So where are the spectacular views in Singapore and how affordable are they?

 

Property agents told The Straits Times buyers generally look for views such as an ocean outlook, the Central Business District skyline and expansive natural vistas.

 

The obvious favourites are those from properties on the East Coast, and city homes that provide a bird’s-eye view of prime districts 9, 10 or 11.

 

For buyers who cannot get a high-floor unit, condos such as The Pier at Robertson allow all owners a view at least part of the time.

 

They can gaze at the Singapore River against the city skyline while at the gym or during a swim.

 

Property developer Hong Fok Corp has an upcoming residential project in Beach Road – still unnamed – that offers a stunning view of both the sea and the city.

 

The two towers, of 40 and 28 storeys and with 360 units, will offer panoramic views of Marina Bay, the sea, the city skyline or the Kallang River, depending on the direction the unit faces.

 

Prices have not been revealed, but in the vicinity, Southbank in North Bridge Road and Citylights at Lavender have been sold at about $1,000 to $1,200 psf recently.

 

Then there are homes that offer alternative views such as those near the island’s nature reserves – which can be easier on the pocket.

 

Orange Tee property agent Vincent Loke, 36, for example, is selling a 13th-floor unit at Parc Oasis in Jurong which offers an expansive view of Jurong Lake. The 1,507 sq ft apartment is selling for about $930,000 – up to $80,000 more than a similar unit with no view.

 

In densely populated Singapore, greenery is highly sought after by home owners, said agents. Take, for example, the calming landscapes of Bukit Batok’s Little Guilin, from Guilin View.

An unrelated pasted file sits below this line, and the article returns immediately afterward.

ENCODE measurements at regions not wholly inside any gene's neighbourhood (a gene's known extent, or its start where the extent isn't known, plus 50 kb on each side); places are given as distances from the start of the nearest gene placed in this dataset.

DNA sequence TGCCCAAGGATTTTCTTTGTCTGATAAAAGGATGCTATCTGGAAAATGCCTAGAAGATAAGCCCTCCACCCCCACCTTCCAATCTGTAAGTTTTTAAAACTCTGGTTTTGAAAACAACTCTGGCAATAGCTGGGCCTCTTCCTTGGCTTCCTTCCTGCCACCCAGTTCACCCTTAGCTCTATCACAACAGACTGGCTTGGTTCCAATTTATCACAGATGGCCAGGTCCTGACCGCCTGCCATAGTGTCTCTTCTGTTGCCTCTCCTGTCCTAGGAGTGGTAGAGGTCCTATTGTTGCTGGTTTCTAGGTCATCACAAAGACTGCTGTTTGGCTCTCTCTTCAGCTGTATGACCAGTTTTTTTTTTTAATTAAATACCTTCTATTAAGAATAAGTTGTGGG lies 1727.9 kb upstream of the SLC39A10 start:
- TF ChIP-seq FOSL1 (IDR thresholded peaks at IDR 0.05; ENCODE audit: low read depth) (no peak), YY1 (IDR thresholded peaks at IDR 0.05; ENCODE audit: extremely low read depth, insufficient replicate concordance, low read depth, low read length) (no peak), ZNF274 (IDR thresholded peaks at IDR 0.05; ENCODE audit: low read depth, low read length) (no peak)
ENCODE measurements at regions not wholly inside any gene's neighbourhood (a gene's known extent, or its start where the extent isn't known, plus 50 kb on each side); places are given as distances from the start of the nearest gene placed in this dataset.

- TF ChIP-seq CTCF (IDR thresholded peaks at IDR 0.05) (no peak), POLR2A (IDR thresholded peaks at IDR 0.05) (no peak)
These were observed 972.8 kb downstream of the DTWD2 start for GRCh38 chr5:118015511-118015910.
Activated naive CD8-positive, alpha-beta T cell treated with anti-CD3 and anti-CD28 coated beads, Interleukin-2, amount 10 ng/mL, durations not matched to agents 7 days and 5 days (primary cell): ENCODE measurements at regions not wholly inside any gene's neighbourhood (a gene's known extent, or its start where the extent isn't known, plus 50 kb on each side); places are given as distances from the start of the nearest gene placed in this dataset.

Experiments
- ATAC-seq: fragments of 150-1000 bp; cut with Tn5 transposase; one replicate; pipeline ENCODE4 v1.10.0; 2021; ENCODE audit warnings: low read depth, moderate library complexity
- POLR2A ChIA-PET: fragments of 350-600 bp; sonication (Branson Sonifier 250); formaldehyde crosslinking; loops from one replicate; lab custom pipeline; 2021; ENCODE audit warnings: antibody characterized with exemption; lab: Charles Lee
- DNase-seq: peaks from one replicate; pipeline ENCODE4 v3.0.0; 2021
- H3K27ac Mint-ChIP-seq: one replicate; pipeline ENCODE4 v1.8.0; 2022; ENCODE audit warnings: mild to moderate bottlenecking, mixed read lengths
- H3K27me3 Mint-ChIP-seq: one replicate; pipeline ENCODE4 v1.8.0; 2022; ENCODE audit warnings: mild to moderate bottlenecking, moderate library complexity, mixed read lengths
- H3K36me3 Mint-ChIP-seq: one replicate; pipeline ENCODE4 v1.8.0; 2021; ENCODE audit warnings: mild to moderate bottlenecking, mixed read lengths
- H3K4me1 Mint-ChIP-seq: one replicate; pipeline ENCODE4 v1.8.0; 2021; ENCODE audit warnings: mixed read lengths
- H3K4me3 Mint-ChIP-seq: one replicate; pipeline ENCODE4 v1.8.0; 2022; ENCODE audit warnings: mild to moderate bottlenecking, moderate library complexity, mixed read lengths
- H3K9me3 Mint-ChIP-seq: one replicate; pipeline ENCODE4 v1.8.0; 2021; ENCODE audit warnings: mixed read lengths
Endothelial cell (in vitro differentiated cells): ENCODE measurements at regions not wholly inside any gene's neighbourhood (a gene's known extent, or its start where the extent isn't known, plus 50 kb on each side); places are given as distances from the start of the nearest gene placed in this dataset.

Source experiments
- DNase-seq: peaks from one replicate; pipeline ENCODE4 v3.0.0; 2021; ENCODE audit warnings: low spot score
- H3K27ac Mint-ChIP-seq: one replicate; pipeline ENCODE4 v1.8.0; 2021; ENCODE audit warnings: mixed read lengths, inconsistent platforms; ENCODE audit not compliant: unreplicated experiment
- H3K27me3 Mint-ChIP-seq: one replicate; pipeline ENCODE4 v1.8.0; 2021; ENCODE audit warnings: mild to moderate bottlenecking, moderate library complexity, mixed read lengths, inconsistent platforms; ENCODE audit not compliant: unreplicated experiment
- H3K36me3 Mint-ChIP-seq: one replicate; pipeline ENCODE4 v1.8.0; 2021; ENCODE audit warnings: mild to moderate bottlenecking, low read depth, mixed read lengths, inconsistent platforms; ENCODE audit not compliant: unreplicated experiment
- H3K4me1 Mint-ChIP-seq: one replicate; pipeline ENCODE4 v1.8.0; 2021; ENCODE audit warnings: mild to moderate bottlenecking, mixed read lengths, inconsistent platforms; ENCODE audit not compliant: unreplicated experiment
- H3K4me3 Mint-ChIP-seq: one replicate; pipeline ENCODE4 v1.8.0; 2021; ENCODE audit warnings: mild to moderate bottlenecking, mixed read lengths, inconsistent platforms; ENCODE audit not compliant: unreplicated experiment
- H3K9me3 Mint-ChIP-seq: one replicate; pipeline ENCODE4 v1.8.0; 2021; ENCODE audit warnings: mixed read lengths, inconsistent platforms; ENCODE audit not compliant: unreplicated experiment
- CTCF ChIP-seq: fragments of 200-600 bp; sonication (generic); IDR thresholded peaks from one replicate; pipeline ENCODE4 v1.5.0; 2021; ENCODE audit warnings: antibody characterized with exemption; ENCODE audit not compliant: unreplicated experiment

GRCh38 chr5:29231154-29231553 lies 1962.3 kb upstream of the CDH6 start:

Property agent Simon Tan, 46, said a 29th-floor unit with a lake view sells for about $850,000. Units in the same block without the view cost about $780,000.

 

Some HDB flats in Marsiling enjoy an unblocked view of Johor Baru across the strait.

 

Malaysia can even be glimpsed from as far inland as former HUDC estate Braddell View. Its owners also enjoy panoramic views of MacRitchie Reservoir.

 

Mr Alan Lim, who owns a unit on a high floor, said he can even spot fireworks set off across the Causeway sometimes. Latest data shows homes at the estate selling for about $500 to $600 psf, or slightly under $1 million.

 

More affordable sights can also be found in the heartlands.

 

At Sengkang’s Rivervale Drive, for example, high floor unit owners can look onto the meandering Sungei Serangoon for soothing greenery.

 

Mr Steven Koh, 48, who is one such owner, bought his five-

 

room flat for $310,000 in 2000. He reckons it is now worth more than $400,000 and that his view adds at least a few tens of thousands to the value of his flat.

 

‘But I’m not looking to sell. I consider myself lucky to have such a beautiful view to gaze on every day. You can’t put a value on that feeling,’ he said.

 

Source: Straits Times